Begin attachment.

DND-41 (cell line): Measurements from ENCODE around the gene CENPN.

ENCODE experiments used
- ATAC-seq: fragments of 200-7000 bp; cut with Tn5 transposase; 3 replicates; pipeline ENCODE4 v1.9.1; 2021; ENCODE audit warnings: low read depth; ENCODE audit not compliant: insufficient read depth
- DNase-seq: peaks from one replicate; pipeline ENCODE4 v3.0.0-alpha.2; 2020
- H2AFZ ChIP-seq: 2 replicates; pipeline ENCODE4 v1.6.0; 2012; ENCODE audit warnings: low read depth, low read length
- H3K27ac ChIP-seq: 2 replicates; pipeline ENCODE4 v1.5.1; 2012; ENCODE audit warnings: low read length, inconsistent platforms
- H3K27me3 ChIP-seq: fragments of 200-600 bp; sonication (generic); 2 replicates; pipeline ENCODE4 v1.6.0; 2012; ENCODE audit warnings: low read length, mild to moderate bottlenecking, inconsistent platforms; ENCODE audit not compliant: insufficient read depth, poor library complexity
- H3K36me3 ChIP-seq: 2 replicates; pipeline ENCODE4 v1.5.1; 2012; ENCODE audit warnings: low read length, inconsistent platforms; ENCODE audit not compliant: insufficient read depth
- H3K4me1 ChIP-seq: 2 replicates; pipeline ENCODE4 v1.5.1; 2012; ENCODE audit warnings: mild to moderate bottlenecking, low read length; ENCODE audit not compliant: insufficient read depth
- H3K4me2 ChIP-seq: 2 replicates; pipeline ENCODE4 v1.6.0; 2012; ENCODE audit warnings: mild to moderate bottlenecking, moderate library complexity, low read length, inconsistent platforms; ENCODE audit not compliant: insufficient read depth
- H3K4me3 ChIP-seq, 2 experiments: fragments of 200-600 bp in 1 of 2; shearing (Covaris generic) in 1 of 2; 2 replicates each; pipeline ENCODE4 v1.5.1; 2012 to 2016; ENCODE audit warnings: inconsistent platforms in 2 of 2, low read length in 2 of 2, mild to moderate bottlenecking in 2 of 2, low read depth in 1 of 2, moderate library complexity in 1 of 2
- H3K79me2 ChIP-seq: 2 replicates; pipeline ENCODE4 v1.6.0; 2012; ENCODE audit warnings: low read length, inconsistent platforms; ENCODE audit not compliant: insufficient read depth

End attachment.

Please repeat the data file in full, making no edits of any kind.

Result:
DND-41 (cell line): Measurements from ENCODE around the gene CENPN.

ENCODE experiments used
- ATAC-seq: fragments of 200-7000 bp; cut with Tn5 transposase; 3 replicates; pipeline ENCODE4 v1.9.1; 2021; ENCODE audit warnings: low read depth; ENCODE audit not compliant: insufficient read depth
- DNase-seq: peaks from one replicate; pipeline ENCODE4 v3.0.0-alpha.2; 2020
- H2AFZ ChIP-seq: 2 replicates; pipeline ENCODE4 v1.6.0; 2012; ENCODE audit warnings: low read depth, low read length
- H3K27ac ChIP-seq: 2 replicates; pipeline ENCODE4 v1.5.1; 2012; ENCODE audit warnings: low read length, inconsistent platforms
- H3K27me3 ChIP-seq: fragments of 200-600 bp; sonication (generic); 2 replicates; pipeline ENCODE4 v1.6.0; 2012; ENCODE audit warnings: low read length, mild to moderate bottlenecking, inconsistent platforms; ENCODE audit not compliant: insufficient read depth, poor library complexity
- H3K36me3 ChIP-seq: 2 replicates; pipeline ENCODE4 v1.5.1; 2012; ENCODE audit warnings: low read length, inconsistent platforms; ENCODE audit not compliant: insufficient read depth
- H3K4me1 ChIP-seq: 2 replicates; pipeline ENCODE4 v1.5.1; 2012; ENCODE audit warnings: mild to moderate bottlenecking, low read length; ENCODE audit not compliant: insufficient read depth
- H3K4me2 ChIP-seq: 2 replicates; pipeline ENCODE4 v1.6.0; 2012; ENCODE audit warnings: mild to moderate bottlenecking, moderate library complexity, low read length, inconsistent platforms; ENCODE audit not compliant: insufficient read depth
- H3K4me3 ChIP-seq, 2 experiments: fragments of 200-600 bp in 1 of 2; shearing (Covaris generic) in 1 of 2; 2 replicates each; pipeline ENCODE4 v1.5.1; 2012 to 2016; ENCODE audit warnings: inconsistent platforms in 2 of 2, low read length in 2 of 2, mild to moderate bottlenecking in 2 of 2, low read depth in 1 of 2, moderate library complexity in 1 of 2
- H3K79me2 ChIP-seq: 2 replicates; pipeline ENCODE4 v1.6.0; 2012; ENCODE audit warnings: low read length, inconsistent platforms; ENCODE audit not compliant: insufficient read depth